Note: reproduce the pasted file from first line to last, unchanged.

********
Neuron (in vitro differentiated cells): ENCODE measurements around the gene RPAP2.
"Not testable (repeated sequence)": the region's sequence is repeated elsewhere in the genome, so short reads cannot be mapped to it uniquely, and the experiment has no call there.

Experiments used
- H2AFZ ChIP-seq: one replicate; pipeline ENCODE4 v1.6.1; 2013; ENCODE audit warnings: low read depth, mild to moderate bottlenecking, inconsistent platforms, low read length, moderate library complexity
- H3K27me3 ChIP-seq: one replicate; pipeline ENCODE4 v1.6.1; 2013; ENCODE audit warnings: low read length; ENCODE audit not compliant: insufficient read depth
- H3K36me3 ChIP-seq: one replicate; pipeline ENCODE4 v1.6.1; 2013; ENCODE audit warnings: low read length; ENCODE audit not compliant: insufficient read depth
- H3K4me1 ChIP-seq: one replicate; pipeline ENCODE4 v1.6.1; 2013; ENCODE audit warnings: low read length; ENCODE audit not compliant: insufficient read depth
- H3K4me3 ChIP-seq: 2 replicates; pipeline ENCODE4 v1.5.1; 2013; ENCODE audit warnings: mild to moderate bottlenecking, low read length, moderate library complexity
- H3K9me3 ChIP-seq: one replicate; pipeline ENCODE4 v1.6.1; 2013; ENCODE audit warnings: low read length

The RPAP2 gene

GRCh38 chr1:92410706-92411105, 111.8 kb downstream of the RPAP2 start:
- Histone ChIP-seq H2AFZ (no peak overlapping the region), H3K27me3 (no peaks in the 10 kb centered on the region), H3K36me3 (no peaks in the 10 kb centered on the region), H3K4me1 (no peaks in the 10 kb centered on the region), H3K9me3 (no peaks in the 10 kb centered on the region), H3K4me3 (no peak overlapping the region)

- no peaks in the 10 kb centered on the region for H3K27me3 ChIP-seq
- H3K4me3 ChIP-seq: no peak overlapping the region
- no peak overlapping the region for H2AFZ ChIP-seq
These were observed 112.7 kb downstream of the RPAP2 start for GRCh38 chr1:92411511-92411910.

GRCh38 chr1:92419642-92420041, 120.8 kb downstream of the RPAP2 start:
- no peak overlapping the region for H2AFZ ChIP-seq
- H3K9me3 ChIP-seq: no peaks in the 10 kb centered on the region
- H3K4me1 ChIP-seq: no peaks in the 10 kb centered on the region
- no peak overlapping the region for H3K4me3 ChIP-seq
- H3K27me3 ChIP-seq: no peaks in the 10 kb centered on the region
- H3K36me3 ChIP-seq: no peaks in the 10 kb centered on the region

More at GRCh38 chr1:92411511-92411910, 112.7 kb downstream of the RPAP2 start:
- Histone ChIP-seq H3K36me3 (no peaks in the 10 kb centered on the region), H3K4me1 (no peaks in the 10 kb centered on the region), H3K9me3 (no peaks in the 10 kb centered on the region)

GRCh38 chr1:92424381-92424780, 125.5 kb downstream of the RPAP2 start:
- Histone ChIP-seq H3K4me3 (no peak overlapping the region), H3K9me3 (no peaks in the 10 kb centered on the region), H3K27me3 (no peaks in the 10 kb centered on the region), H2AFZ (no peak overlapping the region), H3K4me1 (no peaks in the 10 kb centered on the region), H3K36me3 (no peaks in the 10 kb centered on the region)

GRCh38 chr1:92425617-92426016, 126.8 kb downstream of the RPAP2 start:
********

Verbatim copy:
Neuron (in vitro differentiated cells): ENCODE measurements around the gene RPAP2.
"Not testable (repeated sequence)": the region's sequence is repeated elsewhere in the genome, so short reads cannot be mapped to it uniquely, and the experiment has no call there.

Experiments used
- H2AFZ ChIP-seq: one replicate; pipeline ENCODE4 v1.6.1; 2013; ENCODE audit warnings: low read depth, mild to moderate bottlenecking, inconsistent platforms, low read length, moderate library complexity
- H3K27me3 ChIP-seq: one replicate; pipeline ENCODE4 v1.6.1; 2013; ENCODE audit warnings: low read length; ENCODE audit not compliant: insufficient read depth
- H3K36me3 ChIP-seq: one replicate; pipeline ENCODE4 v1.6.1; 2013; ENCODE audit warnings: low read length; ENCODE audit not compliant: insufficient read depth
- H3K4me1 ChIP-seq: one replicate; pipeline ENCODE4 v1.6.1; 2013; ENCODE audit warnings: low read length; ENCODE audit not compliant: insufficient read depth
- H3K4me3 ChIP-seq: 2 replicates; pipeline ENCODE4 v1.5.1; 2013; ENCODE audit warnings: mild to moderate bottlenecking, low read length, moderate library complexity
- H3K9me3 ChIP-seq: one replicate; pipeline ENCODE4 v1.6.1; 2013; ENCODE audit warnings: low read length

The RPAP2 gene

GRCh38 chr1:92410706-92411105, 111.8 kb downstream of the RPAP2 start:
- Histone ChIP-seq H2AFZ (no peak overlapping the region), H3K27me3 (no peaks in the 10 kb centered on the region), H3K36me3 (no peaks in the 10 kb centered on the region), H3K4me1 (no peaks in the 10 kb centered on the region), H3K9me3 (no peaks in the 10 kb centered on the region), H3K4me3 (no peak overlapping the region)

- no peaks in the 10 kb centered on the region for H3K27me3 ChIP-seq
- H3K4me3 ChIP-seq: no peak overlapping the region
- no peak overlapping the region for H2AFZ ChIP-seq
These were observed 112.7 kb downstream of the RPAP2 start for GRCh38 chr1:92411511-92411910.

GRCh38 chr1:92419642-92420041, 120.8 kb downstream of the RPAP2 start:
- no peak overlapping the region for H2AFZ ChIP-seq
- H3K9me3 ChIP-seq: no peaks in the 10 kb centered on the region
- H3K4me1 ChIP-seq: no peaks in the 10 kb centered on the region
- no peak overlapping the region for H3K4me3 ChIP-seq
- H3K27me3 ChIP-seq: no peaks in the 10 kb centered on the region
- H3K36me3 ChIP-seq: no peaks in the 10 kb centered on the region

More at GRCh38 chr1:92411511-92411910, 112.7 kb downstream of the RPAP2 start:
- Histone ChIP-seq H3K36me3 (no peaks in the 10 kb centered on the region), H3K4me1 (no peaks in the 10 kb centered on the region), H3K9me3 (no peaks in the 10 kb centered on the region)

GRCh38 chr1:92424381-92424780, 125.5 kb downstream of the RPAP2 start:
- Histone ChIP-seq H3K4me3 (no peak overlapping the region), H3K9me3 (no peaks in the 10 kb centered on the region), H3K27me3 (no peaks in the 10 kb centered on the region), H2AFZ (no peak overlapping the region), H3K4me1 (no peaks in the 10 kb centered on the region), H3K36me3 (no peaks in the 10 kb centered on the region)

GRCh38 chr1:92425617-92426016, 126.8 kb downstream of the RPAP2 start: